Home Visit

Water for Thirst – Birth to 6 Months


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Instructions

Starting the Conversation
  • What are some of the things you have heard from family, friends, or others about what your baby should be drinking now? What about as he gets older?

1. What to drink—now and later.

  • Discuss with the parent that breast milk or formula are the only things baby needs right now:
  • Your baby is getting all of his nutritional needs from breast milk or formula. Breast milk of formula is best because it is easy for your baby to digest, helps baby stay hydrated, and contains all of the nutrition he needs.
  • This won’t change until baby gets a little bit older. Talk with your medical provider about when it’s time to introduce other liquids and solids.
  • Don’t add any sweeteners, such as honey or sugar, to your baby’s bottle. Honey and other sweeteners cause cavities.

Talk with the parent about when and how to introduce water:

  • Even though your baby is getting all of his nutritional needs from breast milk or formula, he’s going to be introduced to new foods and drinks before you know it.
  • When you begin serving single grain cereal to your baby, mix it with water, breast milk, or formula—NOT juice or other sugary beverages.
  • When you’re ready to introduce liquids besides breast milk or formula, offer your baby water. Ask your medical provider when and if he should also start drinking milk at mealtimes.
  • Babies DO NOT need juice, soda pop, or other sugary beverages. These drinks cause cavities and should be avoided.
  • If you feed your baby during the night, when baby is ready, start substituting water for breast milk or formula (consult your medical provider).
  • If you eventually give baby a bottle or sippy cup to drink from during the day and/or put baby to bed with a bottle, fill it only with water.
Extending the Learning

A. Sing the song “Drinking Up the Water”

(To the tune “All the Fish are Swimming in the Water”)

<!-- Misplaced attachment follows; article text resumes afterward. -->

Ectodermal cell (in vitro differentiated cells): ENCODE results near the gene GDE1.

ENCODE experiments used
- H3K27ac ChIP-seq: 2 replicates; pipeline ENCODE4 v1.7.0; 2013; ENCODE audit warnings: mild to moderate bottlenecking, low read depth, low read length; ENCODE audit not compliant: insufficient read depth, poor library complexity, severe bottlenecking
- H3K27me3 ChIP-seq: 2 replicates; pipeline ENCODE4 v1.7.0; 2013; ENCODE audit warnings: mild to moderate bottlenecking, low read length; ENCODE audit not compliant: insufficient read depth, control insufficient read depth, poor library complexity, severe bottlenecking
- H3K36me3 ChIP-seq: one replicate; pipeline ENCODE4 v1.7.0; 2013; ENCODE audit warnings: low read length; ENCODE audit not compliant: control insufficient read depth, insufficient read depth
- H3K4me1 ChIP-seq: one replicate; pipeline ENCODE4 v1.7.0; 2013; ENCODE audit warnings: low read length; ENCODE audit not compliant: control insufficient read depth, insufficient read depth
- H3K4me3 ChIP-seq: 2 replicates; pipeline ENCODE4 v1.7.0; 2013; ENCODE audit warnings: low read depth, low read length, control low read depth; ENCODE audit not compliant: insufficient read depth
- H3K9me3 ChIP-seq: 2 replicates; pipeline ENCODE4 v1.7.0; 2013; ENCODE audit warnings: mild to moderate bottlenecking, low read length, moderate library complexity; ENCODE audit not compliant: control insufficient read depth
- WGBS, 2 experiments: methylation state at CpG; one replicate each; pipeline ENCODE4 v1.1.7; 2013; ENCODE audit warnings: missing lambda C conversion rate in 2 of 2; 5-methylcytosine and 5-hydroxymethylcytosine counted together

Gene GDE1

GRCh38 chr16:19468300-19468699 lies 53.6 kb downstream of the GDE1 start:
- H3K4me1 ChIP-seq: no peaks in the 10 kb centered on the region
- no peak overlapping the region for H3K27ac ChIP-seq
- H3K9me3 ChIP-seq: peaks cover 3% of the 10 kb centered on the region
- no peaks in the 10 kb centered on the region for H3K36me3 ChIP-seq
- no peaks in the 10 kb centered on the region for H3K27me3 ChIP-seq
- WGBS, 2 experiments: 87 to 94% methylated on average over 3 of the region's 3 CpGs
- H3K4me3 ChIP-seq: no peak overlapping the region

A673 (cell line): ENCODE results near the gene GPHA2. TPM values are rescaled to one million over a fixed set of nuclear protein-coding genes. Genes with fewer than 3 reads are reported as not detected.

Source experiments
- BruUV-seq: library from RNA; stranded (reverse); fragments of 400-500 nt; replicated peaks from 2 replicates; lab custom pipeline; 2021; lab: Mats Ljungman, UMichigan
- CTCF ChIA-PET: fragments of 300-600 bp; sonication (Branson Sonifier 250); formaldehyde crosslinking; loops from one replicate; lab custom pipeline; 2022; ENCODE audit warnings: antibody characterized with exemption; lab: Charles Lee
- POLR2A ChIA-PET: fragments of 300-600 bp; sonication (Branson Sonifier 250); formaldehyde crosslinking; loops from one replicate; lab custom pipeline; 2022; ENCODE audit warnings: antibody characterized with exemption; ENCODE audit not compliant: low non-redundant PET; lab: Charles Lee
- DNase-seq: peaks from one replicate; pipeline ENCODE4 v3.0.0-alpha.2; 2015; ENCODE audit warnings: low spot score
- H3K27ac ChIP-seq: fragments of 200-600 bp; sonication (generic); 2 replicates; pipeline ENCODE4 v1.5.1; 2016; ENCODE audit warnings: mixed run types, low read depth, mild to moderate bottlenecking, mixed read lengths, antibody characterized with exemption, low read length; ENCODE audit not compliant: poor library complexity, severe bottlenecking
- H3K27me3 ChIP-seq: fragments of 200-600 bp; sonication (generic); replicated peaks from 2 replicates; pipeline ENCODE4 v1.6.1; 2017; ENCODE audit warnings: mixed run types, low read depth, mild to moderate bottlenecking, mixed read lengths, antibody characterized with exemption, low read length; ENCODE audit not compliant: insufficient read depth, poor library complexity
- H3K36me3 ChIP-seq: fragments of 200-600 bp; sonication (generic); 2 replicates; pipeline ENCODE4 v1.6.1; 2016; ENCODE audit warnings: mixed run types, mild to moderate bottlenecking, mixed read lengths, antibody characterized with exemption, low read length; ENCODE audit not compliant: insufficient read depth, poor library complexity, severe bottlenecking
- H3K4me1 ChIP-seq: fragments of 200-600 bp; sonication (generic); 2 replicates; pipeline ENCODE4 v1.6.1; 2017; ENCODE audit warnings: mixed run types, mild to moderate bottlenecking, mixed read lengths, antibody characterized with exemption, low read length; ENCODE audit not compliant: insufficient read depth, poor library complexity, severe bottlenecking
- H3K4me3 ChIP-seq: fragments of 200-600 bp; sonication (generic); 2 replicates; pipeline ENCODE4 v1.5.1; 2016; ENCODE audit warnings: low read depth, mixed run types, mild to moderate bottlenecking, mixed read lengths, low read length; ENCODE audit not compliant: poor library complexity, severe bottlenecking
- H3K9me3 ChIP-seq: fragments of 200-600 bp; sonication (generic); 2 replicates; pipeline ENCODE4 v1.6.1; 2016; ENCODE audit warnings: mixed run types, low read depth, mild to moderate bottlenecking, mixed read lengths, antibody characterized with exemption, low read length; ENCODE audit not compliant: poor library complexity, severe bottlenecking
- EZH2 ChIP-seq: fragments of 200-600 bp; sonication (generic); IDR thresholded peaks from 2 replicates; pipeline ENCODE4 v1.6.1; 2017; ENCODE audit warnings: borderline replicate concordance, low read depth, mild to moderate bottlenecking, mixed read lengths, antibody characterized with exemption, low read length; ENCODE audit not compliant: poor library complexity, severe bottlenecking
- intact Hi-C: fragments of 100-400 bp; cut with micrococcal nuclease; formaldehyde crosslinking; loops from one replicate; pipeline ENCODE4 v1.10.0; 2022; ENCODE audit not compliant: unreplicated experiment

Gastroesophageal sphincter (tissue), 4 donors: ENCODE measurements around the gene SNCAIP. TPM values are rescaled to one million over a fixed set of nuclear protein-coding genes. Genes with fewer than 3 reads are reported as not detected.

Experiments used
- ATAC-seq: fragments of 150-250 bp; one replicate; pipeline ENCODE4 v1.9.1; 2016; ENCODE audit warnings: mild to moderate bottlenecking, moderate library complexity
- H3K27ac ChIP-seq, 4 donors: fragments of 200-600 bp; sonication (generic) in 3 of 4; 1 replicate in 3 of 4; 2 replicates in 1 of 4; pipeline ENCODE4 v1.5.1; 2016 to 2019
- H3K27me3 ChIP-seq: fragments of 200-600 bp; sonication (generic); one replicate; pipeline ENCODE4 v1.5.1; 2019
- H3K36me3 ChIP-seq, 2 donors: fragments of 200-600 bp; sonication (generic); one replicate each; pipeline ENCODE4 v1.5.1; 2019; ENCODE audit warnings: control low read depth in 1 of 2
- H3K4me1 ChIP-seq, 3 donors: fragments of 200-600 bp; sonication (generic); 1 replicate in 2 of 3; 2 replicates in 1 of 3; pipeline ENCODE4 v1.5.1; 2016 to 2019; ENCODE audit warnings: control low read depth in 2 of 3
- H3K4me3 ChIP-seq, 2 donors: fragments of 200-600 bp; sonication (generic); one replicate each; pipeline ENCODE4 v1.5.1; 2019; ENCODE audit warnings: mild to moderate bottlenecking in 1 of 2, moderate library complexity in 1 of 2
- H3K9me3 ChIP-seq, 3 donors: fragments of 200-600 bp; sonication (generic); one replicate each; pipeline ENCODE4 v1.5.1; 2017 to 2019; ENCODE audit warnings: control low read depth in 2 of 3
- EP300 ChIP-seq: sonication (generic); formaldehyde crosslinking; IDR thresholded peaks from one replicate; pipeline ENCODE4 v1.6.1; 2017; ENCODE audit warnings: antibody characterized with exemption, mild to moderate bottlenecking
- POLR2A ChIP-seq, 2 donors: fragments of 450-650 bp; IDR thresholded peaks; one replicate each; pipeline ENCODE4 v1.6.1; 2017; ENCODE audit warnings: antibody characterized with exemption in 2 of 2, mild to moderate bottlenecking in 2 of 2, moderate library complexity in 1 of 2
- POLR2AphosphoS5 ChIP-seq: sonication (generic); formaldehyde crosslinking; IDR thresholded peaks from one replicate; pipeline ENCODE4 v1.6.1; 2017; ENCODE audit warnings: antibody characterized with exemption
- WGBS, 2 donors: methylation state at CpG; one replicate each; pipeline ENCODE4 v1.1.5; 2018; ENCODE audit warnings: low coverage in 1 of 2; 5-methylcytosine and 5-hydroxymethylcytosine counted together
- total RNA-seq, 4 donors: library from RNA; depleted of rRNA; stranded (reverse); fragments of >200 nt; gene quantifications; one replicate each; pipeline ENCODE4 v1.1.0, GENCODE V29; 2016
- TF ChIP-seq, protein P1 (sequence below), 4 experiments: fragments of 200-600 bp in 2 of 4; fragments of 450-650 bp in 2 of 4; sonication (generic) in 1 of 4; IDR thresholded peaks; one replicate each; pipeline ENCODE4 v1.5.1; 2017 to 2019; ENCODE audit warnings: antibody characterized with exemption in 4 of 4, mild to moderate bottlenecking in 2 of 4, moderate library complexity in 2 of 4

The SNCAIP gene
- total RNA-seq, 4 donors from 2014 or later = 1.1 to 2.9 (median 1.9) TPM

(Insert child’s name) is drinking up the water,

drinking up the water, drinking up the water.

(Insert child’s name) is drinking up the water, gulp, gulp, gulp, gulp,

Ahhhhh!

(Repeat)

B. Busy, Thirsty Baby

Have baby lay on the parent’s lap facing her parent. Have the parent say the child’s name in the chant as she gently exercises her hands and legs in and out.

Busy (name) needs a drink!

Water for (name’s) little hand (bring right hand to center)

All the way to (name’s) fingers! (bring right hand out)

Water for (name’s) little foot (bring right foot up toward tummy)

All the way to (name’s) toes! (bring right foot back out)

(Repeat with other hand and foot)

Thirsty (name) needs water to drink!

C. Label Reading

Read labels on juice containers to determine the amounts of sugar. Spoon that amount into an empty bottle or sippy cup.

Closing
  • What questions do you have about water and your baby?
  • What are some things you could say to your family or friends who tell you that you need to give your baby juice, soda pop, or other drinks?
  • What barriers might you face in serving your baby water instead of juice, soda pop, or other drinks? How can I support you in overcoming those barriers?

 




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